We routinely conduct introductory training for conference interpreters starting to use ZipDX. Before they can join a live training call they must first verify that their computer, headsets and internet access are appropriate for the task. Our online Starting Guide For Interpreters is offered to help them prepare.
While many interpreters already have the required equipment for multilingual conference calls, we often get asked to recommend headsets. In response to such requests, we have been evaluating headsets and compiling a list of recommended models for the past year.
We began our list by evaluating those that we had on-hand. In addition, we sought suggestions from headset manufacturers, and also reached out to some experienced interpreters to ask about their experience.
We’ve come to a few practical, and notable, realizations along the way.
What makes a good headset?
- It must have a wired connection to the computer
- It must have two earpieces. This is sometimes called “stereo” or “binaural.”
- It must have a boom-mounted microphone.
- It should have a noise-reducing microphone.
- It must consistently deliver high-quality audio, in both directions, at the same time.
- Any controls, settings or adjustments should be simple and intuitive.
- It must be comfortable to wear.
- It must be durable.
In truth, a headset that meets these requirements would be a good choice for anyone routinely participating in conference calls.
Local Shops vs Online Vendors
It would be most ideal if we could recommend an affordable, high-quality headset that was conveniently available in shops everywhere… but this simply hasn’t been the case. Retail stores currently cater to two distinct markets: very low-end models aimed at “online chat” and more expensive, often complicated, models designed for gamers.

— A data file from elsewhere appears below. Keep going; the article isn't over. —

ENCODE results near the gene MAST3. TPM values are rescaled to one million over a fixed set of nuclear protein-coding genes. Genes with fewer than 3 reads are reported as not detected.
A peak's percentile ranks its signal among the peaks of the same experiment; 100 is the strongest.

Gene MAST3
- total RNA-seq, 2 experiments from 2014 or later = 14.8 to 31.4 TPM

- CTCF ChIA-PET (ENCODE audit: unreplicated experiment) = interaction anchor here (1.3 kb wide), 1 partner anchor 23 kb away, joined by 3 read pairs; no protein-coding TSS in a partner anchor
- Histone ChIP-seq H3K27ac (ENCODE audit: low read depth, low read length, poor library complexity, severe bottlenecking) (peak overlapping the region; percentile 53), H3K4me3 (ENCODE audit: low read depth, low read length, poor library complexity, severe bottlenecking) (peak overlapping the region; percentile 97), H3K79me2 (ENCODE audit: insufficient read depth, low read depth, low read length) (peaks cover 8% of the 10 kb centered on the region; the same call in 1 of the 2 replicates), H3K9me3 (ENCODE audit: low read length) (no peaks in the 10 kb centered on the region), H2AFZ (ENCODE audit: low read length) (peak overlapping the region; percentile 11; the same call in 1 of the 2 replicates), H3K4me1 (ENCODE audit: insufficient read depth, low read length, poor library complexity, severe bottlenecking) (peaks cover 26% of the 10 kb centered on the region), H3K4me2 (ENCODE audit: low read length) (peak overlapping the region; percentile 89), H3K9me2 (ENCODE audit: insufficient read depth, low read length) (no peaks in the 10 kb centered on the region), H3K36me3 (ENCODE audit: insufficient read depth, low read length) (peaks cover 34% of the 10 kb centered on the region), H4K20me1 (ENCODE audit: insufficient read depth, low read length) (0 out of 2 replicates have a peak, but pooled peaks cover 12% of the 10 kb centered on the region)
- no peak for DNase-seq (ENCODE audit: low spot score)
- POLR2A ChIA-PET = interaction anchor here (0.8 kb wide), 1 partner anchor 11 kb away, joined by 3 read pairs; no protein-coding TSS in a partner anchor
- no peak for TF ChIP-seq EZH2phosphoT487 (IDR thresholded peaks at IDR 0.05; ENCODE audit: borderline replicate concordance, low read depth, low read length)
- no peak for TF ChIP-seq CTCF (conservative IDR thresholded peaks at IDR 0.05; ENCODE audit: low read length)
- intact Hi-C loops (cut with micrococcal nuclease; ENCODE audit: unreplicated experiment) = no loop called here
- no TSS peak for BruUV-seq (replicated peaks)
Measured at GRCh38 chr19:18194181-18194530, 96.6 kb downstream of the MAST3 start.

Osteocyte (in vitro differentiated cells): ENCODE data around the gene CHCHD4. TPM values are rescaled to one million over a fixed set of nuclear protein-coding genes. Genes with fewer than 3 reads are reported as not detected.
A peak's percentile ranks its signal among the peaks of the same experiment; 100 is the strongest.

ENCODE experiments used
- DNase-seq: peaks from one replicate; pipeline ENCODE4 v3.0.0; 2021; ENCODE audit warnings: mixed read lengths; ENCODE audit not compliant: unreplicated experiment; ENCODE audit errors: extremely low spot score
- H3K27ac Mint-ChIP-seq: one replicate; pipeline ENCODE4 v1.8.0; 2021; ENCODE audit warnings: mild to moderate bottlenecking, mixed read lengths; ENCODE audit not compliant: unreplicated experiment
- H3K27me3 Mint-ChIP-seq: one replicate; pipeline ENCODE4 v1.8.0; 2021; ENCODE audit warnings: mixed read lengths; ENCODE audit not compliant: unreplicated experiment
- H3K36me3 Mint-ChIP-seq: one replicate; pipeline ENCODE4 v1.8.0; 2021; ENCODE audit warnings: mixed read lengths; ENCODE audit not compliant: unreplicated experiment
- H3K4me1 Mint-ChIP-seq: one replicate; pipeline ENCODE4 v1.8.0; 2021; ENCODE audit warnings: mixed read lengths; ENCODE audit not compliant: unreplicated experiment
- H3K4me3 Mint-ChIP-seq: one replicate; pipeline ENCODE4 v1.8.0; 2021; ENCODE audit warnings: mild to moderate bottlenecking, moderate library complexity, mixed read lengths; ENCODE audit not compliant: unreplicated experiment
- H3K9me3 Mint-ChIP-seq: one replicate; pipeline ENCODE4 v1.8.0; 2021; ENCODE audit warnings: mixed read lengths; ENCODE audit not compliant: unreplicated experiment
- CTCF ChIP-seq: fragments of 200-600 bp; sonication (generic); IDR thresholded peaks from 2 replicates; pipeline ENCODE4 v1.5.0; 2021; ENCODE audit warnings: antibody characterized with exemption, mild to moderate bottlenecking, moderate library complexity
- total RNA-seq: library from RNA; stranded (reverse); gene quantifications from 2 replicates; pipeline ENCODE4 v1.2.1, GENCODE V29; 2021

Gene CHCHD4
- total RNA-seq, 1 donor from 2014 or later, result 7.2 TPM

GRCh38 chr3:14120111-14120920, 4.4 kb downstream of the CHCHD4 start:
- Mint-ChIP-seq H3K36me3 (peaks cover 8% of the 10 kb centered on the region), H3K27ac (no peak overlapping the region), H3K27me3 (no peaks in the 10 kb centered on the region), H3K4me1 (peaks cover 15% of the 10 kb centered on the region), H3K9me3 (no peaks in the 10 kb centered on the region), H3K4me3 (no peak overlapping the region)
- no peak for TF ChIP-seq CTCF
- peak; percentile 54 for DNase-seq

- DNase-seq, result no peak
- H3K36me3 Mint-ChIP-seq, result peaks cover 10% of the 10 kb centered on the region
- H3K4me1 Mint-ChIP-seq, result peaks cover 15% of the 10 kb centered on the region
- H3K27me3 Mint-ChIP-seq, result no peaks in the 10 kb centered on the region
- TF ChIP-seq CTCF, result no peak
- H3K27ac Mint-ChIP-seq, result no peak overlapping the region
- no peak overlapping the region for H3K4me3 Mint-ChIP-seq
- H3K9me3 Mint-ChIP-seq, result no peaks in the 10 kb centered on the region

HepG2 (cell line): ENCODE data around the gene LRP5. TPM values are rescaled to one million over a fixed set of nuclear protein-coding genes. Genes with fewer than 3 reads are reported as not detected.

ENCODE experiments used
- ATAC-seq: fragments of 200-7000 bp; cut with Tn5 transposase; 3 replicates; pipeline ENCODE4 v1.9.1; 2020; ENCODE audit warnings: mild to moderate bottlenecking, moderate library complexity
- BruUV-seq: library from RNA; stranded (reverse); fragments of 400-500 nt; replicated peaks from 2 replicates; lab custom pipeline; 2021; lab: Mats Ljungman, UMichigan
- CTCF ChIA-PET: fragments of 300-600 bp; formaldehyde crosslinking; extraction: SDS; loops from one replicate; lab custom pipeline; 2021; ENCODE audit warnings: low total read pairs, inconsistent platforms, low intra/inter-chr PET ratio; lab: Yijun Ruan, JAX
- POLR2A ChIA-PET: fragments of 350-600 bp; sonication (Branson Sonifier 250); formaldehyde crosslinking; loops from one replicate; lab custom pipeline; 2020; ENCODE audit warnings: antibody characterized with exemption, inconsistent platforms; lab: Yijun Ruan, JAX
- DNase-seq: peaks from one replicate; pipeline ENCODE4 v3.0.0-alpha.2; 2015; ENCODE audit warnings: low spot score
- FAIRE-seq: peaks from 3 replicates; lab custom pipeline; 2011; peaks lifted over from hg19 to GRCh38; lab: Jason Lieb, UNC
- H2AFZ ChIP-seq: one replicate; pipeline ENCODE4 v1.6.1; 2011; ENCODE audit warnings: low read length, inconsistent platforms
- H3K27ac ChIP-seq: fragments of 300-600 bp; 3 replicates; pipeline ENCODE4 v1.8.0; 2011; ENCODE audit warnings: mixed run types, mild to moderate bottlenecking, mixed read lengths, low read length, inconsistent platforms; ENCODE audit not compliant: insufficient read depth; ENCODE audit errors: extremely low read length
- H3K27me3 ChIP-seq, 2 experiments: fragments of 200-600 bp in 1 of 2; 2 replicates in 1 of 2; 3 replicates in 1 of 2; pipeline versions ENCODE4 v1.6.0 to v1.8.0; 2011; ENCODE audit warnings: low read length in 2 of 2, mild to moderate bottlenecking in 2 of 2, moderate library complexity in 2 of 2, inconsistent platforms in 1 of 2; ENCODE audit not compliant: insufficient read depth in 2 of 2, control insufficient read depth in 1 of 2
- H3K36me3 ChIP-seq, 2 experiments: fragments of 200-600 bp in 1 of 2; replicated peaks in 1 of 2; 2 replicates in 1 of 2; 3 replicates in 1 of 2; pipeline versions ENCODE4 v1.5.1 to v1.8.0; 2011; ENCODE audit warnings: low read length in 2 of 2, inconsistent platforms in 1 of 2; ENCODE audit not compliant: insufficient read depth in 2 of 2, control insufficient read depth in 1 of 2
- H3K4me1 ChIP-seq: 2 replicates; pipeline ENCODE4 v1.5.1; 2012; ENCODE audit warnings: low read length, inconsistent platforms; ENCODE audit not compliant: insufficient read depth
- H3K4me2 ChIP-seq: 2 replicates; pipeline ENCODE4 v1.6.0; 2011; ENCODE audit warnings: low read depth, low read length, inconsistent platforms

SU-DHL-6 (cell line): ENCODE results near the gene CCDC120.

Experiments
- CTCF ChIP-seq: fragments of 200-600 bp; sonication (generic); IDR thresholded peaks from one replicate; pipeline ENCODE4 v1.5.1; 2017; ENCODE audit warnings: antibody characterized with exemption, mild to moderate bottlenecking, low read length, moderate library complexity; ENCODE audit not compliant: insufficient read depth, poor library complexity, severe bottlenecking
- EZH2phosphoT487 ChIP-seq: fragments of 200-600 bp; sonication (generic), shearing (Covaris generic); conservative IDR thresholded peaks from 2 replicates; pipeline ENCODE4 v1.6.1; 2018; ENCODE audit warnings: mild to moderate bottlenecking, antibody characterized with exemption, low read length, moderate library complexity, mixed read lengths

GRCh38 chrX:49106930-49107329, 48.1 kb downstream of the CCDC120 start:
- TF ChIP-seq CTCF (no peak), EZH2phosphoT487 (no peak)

Neither are ideal for interpreters, but some may suffice in a pinch. As a result, we recommend interpreters to shop online for a headset. Specialty online resellers offer a huge range of headsets that are better suited to use with ZipDX multilingual.
In fact, the sheer number of models available online highlights the value of some specific recommendations. Where possible, we will include links to broadly available online sources, like Amazon.com.
Analog vs USB-Attached Headsets
An analog headset has one or two 3.5mm mini-plugs as the way it connects to the computer. It relies upon the computer’s built-in “sound card.”
A USB headset could also be called a “digital headset.” It has it’s own, on-board audio interface that doesn’t rely upon the computer’s sound card. It connects to a standard USB port.
While both types of headsets can be satisfactory in practice, we have found USB headsets to be preferred for three reasons:
- There’s only one type of connector used by USB-attached headsets, so there’s no chance that it won’t connect to any particular computer.
- When connected, a USB headset is identified by the computer. It’s listed clearly by name, making it easy to select as the active audio device.
- Since it’s designed explicitly for voice applications, a USB headset may include advanced audio processing (echo cancellation, noise reduction) not usually offered by the built-in sound card.
This post is just the beginning. When a new headset earns a place on our list of recommended models, we will publish a supporting review. This is simply one facet of our ongoing effort to enhance the library of information available to interpreters using ZipDX.
P.S. – If you have experience with a headset that you’d like to share, please let us know. Simply email firstname.lastname@example.org with the relevant details. Thanks!